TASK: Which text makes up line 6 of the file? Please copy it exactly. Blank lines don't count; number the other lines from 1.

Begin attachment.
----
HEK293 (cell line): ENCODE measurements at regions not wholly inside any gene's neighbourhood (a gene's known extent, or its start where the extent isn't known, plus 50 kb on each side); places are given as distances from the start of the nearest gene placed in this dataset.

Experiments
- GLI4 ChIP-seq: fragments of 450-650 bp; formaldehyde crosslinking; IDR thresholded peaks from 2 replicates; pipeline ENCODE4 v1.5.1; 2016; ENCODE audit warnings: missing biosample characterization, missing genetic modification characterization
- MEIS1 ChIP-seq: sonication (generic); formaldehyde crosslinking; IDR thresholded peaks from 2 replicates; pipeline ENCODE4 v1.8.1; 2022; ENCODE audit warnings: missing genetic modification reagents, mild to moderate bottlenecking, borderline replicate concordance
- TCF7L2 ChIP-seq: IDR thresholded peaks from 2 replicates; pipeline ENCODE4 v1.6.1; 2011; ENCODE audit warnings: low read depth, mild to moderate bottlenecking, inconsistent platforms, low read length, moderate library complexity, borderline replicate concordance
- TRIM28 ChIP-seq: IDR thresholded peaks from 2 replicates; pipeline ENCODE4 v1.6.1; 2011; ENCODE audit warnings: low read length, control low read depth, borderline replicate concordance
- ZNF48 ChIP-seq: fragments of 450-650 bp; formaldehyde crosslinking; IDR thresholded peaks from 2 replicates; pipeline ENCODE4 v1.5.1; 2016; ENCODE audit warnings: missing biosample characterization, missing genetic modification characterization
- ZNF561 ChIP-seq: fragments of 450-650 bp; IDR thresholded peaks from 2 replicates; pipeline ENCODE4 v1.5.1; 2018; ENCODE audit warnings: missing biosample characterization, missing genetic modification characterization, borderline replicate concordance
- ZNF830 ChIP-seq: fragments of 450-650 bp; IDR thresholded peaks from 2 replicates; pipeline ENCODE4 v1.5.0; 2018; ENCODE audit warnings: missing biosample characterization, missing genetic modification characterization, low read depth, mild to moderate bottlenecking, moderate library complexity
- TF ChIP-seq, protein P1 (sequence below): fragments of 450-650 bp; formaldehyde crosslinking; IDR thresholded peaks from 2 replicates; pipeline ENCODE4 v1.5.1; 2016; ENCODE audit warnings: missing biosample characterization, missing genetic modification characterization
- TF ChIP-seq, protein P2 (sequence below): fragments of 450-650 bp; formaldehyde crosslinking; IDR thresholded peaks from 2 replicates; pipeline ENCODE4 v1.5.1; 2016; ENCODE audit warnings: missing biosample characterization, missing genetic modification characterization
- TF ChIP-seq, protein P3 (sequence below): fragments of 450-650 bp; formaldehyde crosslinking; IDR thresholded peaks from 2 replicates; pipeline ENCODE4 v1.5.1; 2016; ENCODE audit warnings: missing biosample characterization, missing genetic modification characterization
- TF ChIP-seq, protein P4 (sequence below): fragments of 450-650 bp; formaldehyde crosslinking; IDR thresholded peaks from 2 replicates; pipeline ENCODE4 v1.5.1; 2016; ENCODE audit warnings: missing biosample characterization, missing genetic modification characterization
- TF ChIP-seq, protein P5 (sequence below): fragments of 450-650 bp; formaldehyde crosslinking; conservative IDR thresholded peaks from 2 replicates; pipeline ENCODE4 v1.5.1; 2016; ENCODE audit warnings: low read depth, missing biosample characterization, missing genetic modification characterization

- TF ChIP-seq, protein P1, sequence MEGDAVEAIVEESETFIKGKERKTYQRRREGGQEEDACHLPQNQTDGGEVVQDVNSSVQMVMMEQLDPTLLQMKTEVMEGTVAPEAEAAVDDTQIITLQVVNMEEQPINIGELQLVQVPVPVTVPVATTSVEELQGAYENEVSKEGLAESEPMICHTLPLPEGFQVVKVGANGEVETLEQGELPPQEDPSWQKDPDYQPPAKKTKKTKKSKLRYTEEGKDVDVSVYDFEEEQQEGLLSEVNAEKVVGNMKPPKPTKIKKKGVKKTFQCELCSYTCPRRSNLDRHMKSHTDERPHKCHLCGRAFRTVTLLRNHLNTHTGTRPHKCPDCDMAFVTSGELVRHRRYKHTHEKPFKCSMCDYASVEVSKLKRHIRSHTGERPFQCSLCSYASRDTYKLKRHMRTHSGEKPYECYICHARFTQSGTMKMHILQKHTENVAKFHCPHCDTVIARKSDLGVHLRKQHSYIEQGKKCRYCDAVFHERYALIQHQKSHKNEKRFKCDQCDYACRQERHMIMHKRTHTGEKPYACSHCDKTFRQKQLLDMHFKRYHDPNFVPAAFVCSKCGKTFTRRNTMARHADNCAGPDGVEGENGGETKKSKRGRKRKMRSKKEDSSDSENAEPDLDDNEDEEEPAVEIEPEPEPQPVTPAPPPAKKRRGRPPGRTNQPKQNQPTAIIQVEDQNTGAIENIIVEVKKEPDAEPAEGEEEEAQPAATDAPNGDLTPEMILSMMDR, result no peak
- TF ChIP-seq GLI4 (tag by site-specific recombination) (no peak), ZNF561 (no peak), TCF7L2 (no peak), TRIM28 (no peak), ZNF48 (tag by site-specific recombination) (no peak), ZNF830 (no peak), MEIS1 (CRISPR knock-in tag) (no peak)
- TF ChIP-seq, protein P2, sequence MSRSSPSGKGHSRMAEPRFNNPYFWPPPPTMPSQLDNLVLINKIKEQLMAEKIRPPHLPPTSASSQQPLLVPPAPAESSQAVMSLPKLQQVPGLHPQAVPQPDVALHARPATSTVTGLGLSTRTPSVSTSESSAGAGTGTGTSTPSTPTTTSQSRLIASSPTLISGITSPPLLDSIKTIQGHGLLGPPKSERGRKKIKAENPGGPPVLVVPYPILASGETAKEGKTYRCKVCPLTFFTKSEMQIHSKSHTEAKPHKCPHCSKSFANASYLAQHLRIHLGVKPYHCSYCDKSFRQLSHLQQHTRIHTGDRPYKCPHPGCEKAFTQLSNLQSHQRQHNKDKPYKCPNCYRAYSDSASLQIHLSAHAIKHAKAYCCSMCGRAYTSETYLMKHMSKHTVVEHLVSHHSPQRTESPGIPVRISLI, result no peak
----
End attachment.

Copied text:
- TRIM28 ChIP-seq: IDR thresholded peaks from 2 replicates; pipeline ENCODE4 v1.6.1; 2011; ENCODE audit warnings: low read length, control low read depth, borderline replicate concordance